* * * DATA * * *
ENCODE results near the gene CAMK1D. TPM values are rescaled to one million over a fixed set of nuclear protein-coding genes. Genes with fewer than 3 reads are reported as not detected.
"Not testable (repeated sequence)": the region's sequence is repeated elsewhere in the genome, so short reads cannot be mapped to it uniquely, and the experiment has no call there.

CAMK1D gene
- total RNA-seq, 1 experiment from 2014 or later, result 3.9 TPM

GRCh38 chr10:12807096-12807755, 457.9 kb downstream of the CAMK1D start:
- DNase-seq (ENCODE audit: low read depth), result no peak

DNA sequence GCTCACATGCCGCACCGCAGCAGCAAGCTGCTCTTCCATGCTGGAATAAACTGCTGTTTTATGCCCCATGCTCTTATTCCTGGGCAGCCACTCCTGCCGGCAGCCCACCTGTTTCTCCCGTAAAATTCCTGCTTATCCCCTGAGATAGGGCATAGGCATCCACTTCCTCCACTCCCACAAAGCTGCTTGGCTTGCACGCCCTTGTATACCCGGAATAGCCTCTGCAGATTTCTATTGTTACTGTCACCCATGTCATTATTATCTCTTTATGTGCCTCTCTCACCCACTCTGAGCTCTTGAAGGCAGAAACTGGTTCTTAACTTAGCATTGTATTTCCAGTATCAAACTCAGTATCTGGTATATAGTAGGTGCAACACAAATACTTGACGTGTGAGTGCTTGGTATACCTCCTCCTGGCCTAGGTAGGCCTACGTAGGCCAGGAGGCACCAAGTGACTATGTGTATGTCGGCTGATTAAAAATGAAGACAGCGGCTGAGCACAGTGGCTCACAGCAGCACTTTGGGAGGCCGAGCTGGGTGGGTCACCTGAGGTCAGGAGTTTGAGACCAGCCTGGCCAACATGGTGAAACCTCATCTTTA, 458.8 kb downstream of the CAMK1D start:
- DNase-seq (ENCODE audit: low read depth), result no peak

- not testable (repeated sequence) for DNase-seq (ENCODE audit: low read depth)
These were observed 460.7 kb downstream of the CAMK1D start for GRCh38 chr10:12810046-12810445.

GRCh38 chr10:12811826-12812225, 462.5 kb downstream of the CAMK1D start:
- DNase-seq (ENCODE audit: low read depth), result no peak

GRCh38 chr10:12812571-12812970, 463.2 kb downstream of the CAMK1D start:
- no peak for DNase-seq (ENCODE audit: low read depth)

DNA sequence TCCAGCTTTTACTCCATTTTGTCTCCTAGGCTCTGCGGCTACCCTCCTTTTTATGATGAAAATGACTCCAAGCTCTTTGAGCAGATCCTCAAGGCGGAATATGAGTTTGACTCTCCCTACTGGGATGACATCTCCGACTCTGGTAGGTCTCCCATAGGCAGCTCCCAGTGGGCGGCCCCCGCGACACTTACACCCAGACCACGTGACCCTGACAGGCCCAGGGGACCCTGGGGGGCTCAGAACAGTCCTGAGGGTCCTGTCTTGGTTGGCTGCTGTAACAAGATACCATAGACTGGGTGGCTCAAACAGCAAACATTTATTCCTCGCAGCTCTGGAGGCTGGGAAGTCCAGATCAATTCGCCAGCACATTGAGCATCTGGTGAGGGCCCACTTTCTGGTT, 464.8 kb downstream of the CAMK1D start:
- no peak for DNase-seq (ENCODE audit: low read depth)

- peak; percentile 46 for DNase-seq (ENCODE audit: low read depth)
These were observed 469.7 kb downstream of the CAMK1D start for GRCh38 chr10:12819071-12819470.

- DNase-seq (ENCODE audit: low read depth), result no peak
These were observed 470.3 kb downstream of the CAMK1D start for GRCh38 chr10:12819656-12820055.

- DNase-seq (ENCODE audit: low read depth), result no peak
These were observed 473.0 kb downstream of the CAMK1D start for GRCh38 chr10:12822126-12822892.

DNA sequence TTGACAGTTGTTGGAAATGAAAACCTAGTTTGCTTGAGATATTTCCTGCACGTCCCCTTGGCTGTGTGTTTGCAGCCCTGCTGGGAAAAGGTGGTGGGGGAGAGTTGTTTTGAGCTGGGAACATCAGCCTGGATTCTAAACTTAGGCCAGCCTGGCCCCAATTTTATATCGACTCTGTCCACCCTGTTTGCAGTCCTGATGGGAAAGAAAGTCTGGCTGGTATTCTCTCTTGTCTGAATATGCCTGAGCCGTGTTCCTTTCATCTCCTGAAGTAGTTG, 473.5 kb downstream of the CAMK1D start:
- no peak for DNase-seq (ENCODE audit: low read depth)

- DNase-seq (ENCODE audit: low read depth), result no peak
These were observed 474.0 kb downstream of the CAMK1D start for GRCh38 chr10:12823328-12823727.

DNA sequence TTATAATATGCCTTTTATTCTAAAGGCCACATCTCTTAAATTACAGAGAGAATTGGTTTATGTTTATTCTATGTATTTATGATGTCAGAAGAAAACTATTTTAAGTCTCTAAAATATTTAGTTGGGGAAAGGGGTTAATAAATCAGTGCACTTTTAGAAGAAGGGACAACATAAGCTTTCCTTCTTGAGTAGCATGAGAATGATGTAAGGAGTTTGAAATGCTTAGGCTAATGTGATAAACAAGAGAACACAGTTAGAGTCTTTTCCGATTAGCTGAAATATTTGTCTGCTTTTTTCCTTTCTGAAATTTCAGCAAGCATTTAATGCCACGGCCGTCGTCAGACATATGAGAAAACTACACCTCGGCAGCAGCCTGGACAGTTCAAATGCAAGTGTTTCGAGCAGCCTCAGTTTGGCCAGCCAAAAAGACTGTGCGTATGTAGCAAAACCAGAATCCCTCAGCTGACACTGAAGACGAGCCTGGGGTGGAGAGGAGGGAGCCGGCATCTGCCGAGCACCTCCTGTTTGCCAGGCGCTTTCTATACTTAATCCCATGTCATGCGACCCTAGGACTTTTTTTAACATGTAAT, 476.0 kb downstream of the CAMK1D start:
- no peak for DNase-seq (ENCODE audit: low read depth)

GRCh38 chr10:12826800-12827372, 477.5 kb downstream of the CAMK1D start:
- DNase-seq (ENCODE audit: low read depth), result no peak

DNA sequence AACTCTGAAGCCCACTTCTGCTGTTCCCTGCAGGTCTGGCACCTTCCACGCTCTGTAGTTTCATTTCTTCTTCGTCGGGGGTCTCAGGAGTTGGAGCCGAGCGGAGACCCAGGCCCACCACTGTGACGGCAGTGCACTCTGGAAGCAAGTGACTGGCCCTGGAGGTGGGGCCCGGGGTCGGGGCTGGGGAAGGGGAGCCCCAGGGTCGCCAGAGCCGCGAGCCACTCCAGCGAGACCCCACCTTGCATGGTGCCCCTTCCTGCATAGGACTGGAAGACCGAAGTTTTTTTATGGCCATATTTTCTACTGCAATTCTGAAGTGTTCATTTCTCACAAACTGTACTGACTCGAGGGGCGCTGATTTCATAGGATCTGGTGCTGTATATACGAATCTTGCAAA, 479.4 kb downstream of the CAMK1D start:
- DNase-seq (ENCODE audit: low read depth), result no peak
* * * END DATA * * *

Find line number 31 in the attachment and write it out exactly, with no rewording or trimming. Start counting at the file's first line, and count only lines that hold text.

DNA sequence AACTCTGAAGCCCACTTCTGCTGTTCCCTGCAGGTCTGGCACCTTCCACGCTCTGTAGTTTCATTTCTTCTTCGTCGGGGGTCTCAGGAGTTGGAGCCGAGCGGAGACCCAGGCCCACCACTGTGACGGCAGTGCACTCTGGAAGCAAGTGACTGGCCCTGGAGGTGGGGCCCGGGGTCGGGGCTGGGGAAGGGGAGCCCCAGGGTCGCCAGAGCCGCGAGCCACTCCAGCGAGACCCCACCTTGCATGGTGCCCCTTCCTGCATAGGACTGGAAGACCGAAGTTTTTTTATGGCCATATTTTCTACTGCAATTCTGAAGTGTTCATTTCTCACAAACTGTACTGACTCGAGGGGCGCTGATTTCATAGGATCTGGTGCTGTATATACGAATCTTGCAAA, 479.4 kb downstream of the CAMK1D start: